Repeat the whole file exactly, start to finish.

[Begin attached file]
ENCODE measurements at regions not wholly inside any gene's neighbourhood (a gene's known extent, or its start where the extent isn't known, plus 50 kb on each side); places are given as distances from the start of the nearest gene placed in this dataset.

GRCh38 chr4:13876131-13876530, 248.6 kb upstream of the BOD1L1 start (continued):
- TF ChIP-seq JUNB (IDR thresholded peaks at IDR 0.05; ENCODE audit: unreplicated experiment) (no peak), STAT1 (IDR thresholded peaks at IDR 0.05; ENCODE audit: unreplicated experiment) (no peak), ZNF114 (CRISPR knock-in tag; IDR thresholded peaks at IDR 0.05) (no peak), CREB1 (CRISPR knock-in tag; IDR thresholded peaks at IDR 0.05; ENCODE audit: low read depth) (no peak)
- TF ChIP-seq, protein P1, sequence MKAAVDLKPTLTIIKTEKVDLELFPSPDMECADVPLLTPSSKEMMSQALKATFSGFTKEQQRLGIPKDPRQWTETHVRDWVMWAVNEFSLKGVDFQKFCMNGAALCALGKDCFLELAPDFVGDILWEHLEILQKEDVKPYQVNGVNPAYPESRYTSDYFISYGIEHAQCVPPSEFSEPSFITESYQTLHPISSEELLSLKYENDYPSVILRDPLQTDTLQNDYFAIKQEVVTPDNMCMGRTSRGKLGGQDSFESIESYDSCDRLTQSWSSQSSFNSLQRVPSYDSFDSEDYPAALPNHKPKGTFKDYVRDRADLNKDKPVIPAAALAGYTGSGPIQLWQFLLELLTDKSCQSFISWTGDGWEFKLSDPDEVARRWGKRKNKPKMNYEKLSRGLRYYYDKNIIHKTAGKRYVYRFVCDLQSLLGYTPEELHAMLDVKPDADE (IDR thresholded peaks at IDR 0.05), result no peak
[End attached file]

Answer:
ENCODE measurements at regions not wholly inside any gene's neighbourhood (a gene's known extent, or its start where the extent isn't known, plus 50 kb on each side); places are given as distances from the start of the nearest gene placed in this dataset.

GRCh38 chr4:13876131-13876530, 248.6 kb upstream of the BOD1L1 start (continued):
- TF ChIP-seq JUNB (IDR thresholded peaks at IDR 0.05; ENCODE audit: unreplicated experiment) (no peak), STAT1 (IDR thresholded peaks at IDR 0.05; ENCODE audit: unreplicated experiment) (no peak), ZNF114 (CRISPR knock-in tag; IDR thresholded peaks at IDR 0.05) (no peak), CREB1 (CRISPR knock-in tag; IDR thresholded peaks at IDR 0.05; ENCODE audit: low read depth) (no peak)
- TF ChIP-seq, protein P1, sequence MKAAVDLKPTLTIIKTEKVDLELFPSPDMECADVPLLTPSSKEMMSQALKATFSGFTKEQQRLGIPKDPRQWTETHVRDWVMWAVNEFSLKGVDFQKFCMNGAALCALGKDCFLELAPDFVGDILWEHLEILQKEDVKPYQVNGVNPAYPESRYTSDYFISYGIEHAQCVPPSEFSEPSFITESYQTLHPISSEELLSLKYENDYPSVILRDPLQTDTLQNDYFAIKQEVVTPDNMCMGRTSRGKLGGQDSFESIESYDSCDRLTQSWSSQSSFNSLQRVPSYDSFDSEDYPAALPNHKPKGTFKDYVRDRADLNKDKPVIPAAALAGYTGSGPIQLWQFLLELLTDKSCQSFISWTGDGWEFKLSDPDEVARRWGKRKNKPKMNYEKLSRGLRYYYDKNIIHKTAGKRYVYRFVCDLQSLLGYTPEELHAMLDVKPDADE (IDR thresholded peaks at IDR 0.05), result no peak